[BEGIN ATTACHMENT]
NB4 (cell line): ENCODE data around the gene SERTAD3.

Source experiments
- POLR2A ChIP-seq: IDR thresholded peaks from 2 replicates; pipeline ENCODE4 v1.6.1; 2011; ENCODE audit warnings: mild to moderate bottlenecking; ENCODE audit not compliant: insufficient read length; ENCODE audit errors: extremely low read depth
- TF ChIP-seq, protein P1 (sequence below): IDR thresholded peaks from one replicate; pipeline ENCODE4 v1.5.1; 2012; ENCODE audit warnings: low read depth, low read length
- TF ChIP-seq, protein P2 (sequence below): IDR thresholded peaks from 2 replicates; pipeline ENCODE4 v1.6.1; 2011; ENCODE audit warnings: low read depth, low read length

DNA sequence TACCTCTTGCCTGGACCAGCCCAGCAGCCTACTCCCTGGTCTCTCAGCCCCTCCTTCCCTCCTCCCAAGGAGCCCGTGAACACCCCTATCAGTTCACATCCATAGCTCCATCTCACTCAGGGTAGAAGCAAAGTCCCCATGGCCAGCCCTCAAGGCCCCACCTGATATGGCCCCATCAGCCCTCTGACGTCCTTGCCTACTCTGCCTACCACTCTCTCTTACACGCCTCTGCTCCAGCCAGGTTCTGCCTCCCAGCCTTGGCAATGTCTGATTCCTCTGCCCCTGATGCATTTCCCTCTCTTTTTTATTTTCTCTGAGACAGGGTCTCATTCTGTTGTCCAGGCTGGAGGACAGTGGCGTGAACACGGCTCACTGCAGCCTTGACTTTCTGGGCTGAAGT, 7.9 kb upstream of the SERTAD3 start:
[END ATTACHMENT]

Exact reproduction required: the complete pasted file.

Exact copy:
NB4 (cell line): ENCODE data around the gene SERTAD3.

Source experiments
- POLR2A ChIP-seq: IDR thresholded peaks from 2 replicates; pipeline ENCODE4 v1.6.1; 2011; ENCODE audit warnings: mild to moderate bottlenecking; ENCODE audit not compliant: insufficient read length; ENCODE audit errors: extremely low read depth
- TF ChIP-seq, protein P1 (sequence below): IDR thresholded peaks from one replicate; pipeline ENCODE4 v1.5.1; 2012; ENCODE audit warnings: low read depth, low read length
- TF ChIP-seq, protein P2 (sequence below): IDR thresholded peaks from 2 replicates; pipeline ENCODE4 v1.6.1; 2011; ENCODE audit warnings: low read depth, low read length

DNA sequence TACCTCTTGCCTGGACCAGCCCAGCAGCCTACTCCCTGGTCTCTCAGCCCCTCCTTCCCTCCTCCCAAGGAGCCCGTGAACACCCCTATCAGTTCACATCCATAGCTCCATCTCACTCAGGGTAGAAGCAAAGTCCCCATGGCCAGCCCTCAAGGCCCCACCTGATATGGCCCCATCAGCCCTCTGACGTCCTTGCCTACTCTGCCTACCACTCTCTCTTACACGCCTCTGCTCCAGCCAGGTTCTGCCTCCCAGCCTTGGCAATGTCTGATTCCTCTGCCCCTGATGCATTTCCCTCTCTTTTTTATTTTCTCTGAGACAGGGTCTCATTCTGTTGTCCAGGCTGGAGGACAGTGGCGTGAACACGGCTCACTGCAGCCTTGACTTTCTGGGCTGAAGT, 7.9 kb upstream of the SERTAD3 start: